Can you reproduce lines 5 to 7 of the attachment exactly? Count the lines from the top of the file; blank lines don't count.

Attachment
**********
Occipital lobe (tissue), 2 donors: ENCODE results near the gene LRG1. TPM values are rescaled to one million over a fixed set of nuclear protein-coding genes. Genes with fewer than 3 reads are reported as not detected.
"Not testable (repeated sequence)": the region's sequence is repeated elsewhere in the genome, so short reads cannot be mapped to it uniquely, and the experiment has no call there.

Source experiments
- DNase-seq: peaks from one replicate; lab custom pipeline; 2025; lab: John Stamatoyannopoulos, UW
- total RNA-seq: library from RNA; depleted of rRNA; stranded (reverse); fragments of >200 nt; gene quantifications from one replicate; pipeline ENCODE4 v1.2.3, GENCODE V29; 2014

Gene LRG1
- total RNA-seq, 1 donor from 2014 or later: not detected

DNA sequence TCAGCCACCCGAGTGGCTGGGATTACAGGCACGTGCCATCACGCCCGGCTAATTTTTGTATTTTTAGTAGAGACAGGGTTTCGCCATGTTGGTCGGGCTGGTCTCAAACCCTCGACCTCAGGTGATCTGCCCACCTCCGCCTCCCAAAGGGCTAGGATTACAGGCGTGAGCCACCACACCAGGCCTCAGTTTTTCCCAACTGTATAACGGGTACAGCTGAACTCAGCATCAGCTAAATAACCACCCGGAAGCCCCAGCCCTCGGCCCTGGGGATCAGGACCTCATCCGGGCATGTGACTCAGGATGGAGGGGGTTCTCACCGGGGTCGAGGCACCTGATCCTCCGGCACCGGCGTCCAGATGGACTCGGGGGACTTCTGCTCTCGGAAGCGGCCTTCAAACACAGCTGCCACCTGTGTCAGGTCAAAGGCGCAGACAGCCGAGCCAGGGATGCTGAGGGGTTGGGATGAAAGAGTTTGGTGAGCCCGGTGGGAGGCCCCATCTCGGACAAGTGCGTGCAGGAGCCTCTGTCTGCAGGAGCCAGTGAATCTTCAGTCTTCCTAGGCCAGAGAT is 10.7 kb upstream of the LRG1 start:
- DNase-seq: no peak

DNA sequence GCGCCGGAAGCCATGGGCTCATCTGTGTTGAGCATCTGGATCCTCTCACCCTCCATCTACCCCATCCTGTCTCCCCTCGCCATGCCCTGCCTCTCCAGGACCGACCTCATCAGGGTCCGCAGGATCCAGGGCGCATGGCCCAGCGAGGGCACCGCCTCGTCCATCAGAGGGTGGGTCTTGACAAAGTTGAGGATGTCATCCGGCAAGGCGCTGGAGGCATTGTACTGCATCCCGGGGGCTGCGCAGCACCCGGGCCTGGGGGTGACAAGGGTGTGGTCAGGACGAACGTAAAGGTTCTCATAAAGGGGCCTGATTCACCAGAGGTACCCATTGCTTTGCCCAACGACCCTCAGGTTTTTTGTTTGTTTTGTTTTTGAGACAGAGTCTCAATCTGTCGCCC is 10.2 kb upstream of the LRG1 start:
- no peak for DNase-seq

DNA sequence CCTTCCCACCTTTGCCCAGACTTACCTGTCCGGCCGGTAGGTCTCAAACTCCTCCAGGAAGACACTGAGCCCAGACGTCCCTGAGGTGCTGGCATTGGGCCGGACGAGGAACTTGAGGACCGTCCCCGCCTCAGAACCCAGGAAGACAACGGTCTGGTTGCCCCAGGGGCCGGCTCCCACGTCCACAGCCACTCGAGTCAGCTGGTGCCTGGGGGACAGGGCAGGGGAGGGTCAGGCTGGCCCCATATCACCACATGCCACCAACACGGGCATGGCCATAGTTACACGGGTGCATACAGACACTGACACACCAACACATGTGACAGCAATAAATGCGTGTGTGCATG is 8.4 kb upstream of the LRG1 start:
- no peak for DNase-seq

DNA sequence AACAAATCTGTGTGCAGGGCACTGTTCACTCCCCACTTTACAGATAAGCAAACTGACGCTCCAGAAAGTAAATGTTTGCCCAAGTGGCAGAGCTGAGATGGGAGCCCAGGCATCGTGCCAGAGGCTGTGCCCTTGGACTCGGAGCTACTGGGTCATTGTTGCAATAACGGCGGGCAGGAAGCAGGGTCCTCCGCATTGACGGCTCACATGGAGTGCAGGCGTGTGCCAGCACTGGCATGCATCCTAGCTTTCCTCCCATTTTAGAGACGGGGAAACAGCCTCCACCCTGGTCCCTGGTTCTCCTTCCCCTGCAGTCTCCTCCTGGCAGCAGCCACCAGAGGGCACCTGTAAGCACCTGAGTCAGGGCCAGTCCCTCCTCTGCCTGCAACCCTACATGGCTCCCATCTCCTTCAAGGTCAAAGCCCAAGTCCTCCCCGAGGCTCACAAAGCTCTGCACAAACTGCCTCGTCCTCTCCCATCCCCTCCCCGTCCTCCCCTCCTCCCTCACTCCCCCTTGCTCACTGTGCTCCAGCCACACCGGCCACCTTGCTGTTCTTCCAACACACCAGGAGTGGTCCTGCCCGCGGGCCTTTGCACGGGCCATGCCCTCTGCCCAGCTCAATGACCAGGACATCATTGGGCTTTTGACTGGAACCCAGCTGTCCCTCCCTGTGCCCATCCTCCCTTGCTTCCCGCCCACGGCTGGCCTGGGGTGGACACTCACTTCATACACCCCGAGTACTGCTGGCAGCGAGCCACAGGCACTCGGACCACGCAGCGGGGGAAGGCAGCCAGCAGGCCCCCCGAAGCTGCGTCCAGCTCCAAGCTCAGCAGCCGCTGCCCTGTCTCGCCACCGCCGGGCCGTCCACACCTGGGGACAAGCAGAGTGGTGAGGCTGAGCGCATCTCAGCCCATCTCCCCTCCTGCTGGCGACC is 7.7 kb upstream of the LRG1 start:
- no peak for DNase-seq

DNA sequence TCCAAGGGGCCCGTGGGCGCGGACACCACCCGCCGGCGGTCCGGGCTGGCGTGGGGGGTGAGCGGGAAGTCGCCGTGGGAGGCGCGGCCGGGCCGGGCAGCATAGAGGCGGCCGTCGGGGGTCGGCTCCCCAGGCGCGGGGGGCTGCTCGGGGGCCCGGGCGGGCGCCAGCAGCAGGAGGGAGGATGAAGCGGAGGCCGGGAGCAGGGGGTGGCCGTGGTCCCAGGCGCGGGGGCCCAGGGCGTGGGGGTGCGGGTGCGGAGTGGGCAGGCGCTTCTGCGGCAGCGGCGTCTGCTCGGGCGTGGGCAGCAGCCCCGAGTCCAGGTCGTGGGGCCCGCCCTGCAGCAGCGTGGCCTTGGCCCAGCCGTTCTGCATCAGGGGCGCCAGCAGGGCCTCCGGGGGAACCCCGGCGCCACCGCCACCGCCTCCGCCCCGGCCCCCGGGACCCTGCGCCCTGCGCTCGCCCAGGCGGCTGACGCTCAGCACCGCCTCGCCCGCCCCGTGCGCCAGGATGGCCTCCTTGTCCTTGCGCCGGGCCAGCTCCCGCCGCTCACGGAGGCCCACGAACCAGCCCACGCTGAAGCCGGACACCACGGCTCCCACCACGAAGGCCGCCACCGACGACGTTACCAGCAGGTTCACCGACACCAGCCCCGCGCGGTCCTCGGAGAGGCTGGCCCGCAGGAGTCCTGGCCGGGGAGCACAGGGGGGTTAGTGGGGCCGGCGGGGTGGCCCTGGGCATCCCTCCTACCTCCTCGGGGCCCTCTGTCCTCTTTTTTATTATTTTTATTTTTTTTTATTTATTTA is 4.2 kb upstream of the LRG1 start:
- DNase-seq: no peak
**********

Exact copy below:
- total RNA-seq: library from RNA; depleted of rRNA; stranded (reverse); fragments of >200 nt; gene quantifications from one replicate; pipeline ENCODE4 v1.2.3, GENCODE V29; 2014

Gene LRG1
- total RNA-seq, 1 donor from 2014 or later: not detected